Why Does Nerve Damage Happen In Birth Injuries?

Why Does Nerve Damage Happen In Birth Injuries?

Out of every 1,000 births in the U.S., somewhere between 6 to 8 of them involve a birth injury. Some of the most common injuries involve a nerve injury, resulting in a loss of feeling or even paralysis in the limbs. Fortunately, many children with nerve injuries make a full recovery, but it can require significant physical therapy and occupational therapy. In rare cases, the nerve injuries can be long-term or even permanent.

What Are Nerve Injuries?

Nerves are like our body’s electrical wiring system, and they transmit data back and forth from our brain to various parts of our body. There are two main types of nerves: 1) sensory, which give us the ability to feel pain, temperature, touch, and pressure, and 2) motor, which enable our brain to tell the muscles what we want them to do. If these nerves are pinched, stretched, or cut, those messages can’t get where they need to go, resulting in a loss of feeling (sensory) or muscle function (motor). Depending on how bad the nerves are damaged, it can be a long-term and even permanent loss of function.

Why Are Nerve Injuries Common to Birth Injuries?

Some of the most common injuries that can occur during birth involve damage to the baby’s nerves, particularly nerves around the neck and shoulders. Even in the “easiest” vaginal deliveries, the safe passage of the baby’s head and shoulders is the biggest challenge during childbirth. It requires medical skill and supervision. In a difficult delivery, the baby can get stuck. The struggle of pulling the baby’s head and shoulders through the vaginal canal can sometimes wrench the baby’s head too far from one of the shoulders, stretching the neck and damaging the nerves in the neck and shoulder region. The severity of the injury varies, and it usually depends on the level of damage to a group of nerves around the baby’s neck called the brachial plexus.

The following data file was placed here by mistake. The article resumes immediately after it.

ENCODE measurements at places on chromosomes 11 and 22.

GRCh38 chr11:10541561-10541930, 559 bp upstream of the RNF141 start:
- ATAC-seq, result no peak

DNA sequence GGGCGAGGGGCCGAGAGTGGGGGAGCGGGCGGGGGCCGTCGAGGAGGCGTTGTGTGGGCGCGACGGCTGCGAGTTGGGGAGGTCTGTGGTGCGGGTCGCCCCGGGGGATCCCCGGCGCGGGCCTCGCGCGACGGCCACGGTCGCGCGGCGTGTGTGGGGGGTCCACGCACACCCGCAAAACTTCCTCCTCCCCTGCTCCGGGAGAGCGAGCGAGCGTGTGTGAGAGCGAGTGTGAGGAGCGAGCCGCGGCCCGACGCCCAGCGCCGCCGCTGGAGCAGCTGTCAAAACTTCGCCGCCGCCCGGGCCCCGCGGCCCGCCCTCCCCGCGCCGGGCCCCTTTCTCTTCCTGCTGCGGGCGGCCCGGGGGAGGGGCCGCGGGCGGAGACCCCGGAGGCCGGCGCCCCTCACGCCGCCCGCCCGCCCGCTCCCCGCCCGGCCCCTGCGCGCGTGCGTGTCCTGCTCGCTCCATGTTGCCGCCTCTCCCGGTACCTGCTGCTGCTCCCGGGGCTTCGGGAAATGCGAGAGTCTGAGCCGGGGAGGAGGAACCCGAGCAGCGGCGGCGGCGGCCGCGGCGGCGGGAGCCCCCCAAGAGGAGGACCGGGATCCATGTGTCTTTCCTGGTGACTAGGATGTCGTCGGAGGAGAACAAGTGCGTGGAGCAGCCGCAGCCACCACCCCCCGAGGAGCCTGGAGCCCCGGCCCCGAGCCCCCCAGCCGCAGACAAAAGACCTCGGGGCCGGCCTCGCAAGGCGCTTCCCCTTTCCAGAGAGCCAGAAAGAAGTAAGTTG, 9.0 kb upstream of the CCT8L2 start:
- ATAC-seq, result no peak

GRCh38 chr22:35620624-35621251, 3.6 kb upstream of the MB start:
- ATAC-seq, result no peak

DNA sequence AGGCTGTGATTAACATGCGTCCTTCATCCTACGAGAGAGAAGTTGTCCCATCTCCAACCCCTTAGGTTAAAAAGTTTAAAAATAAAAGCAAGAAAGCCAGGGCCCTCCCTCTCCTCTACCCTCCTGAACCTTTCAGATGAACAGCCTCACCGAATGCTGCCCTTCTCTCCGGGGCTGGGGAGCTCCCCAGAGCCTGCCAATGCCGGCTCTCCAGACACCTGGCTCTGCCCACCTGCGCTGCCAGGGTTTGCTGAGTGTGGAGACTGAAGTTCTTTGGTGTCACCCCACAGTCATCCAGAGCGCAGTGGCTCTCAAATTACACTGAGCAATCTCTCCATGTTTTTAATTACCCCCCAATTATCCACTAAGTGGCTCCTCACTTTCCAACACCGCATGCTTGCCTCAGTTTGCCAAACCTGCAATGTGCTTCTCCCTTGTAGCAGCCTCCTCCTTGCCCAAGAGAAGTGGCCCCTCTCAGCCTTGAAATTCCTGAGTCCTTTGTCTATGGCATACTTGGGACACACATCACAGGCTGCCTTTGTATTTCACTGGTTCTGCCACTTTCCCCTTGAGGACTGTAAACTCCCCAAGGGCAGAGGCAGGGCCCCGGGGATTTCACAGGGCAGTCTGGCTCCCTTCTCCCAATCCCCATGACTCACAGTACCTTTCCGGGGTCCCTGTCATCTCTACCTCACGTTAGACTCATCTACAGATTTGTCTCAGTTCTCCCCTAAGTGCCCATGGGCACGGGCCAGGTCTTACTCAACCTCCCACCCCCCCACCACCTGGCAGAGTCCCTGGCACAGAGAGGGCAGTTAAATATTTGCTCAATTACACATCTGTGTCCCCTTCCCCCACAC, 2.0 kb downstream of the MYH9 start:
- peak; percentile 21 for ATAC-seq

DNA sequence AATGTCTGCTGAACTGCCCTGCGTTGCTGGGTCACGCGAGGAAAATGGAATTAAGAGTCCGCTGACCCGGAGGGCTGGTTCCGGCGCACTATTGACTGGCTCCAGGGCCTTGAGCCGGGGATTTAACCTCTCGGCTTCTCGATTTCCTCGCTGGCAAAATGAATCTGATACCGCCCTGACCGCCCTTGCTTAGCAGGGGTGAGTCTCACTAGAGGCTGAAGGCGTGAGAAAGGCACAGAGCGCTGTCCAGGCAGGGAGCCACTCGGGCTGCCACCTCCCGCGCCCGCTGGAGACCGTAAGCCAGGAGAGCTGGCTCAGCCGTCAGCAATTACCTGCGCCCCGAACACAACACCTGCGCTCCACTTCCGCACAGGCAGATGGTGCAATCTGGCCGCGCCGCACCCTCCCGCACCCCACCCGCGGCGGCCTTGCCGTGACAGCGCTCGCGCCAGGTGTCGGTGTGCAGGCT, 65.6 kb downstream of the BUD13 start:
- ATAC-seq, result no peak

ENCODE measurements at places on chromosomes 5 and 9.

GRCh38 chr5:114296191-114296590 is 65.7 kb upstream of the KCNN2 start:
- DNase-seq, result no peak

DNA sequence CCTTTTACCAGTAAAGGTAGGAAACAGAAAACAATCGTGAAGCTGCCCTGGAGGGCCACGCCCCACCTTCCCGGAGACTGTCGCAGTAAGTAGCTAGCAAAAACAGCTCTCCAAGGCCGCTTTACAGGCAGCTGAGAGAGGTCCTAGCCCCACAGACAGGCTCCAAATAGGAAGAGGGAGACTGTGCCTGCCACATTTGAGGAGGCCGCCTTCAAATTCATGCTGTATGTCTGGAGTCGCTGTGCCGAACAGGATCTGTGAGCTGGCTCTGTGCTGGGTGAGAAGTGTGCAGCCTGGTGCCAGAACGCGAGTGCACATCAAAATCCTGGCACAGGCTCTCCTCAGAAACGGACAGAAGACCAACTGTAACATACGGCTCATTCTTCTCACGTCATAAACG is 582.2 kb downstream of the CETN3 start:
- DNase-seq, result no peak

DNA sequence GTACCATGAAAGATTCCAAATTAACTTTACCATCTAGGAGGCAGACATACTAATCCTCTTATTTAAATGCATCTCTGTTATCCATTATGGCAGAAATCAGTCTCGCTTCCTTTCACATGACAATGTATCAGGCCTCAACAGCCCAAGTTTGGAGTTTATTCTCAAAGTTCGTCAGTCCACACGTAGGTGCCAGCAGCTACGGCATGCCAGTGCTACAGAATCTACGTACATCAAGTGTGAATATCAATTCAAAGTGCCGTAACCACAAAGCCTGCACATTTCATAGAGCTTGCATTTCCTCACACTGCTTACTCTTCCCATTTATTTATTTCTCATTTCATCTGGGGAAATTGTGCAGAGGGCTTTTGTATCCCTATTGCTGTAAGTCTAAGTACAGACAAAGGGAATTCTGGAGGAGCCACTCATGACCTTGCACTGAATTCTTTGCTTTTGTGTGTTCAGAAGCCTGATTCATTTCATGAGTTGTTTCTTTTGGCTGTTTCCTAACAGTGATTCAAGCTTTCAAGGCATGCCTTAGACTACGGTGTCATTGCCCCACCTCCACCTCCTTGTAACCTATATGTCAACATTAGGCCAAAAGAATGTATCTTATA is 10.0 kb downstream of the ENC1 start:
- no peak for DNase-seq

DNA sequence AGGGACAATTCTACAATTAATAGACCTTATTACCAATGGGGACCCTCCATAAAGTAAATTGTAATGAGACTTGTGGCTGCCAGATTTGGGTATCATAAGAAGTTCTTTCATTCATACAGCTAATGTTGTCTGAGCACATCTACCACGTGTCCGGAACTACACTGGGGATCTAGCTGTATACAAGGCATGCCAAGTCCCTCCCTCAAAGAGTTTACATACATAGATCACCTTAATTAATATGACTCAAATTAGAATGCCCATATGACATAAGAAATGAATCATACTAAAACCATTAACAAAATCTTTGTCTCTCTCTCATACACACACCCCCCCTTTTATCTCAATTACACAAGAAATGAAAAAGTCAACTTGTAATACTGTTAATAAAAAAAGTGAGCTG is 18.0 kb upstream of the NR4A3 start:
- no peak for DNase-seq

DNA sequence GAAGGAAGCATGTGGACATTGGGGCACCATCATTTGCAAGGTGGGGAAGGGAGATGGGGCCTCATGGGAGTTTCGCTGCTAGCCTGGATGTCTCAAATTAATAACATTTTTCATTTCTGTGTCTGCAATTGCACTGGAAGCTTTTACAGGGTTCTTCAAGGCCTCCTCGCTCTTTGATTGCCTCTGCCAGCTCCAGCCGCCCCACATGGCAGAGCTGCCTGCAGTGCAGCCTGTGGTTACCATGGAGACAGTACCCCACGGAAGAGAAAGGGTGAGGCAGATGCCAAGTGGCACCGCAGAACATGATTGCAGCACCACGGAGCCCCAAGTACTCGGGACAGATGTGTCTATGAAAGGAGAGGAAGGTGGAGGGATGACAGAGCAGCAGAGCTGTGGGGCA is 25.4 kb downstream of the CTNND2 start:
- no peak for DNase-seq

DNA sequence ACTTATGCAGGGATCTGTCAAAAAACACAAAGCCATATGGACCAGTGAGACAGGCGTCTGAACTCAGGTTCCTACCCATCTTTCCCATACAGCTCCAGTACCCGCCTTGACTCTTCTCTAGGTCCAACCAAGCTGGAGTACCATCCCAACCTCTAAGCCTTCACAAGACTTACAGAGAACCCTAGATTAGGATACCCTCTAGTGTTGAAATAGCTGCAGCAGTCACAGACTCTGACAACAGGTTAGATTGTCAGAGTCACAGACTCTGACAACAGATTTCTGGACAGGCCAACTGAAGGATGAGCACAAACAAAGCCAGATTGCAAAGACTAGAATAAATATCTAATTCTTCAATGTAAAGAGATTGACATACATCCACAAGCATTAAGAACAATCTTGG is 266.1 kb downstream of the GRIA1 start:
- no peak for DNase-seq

What Is the Brachial Plexus?

There is group of nerves called the brachial plexus (see illustration) that run from the spine in the baby’s neck to the baby’s arms. In many nerve-related birth injuries, there is compression, stretching, or tearing of the brachial plexus, and this damage to the nerves can result in numbness or paralysis of the baby’s arms and/or hands.

What’s the Difference Between Erb’s Palsy and Klumpke’s Palsy?

“Palsy” means weakness or paralysis. Both Erb’s Palsy and Klumpke’s Palsy are related to damage to the brachial plexus. Erb’s palsy is the result of the upper brachial plexus being damaged, whereas Klumpke’s palsy is the result of the lower brachial plexus being damaged. As a result, Erb’s Palsy results in numbness or paralysis of the upper arm and sometimes the forearm. Klumpke’s Palsy affects the lower parts of the arm, including the forearm, wrist, and hands. Both are sometimes called simply brachial plexus injuries.

How Do I Know If a Birth Injury Was Caused by Negligence?

Malpractice or negligence in a medical setting means the doctor or other medical professional failed to follow or deviated from standard procedures meant to keep patients safe. This means the doctor either failed in their duty to monitor a baby or take swift action to prevent a baby from suffering harm. Call (410) 698-1717 or contact Brown & Barron online today to schedule a free case review with a birth injury lawyer serving Maryland and Washington, D.C.

Newborn baby
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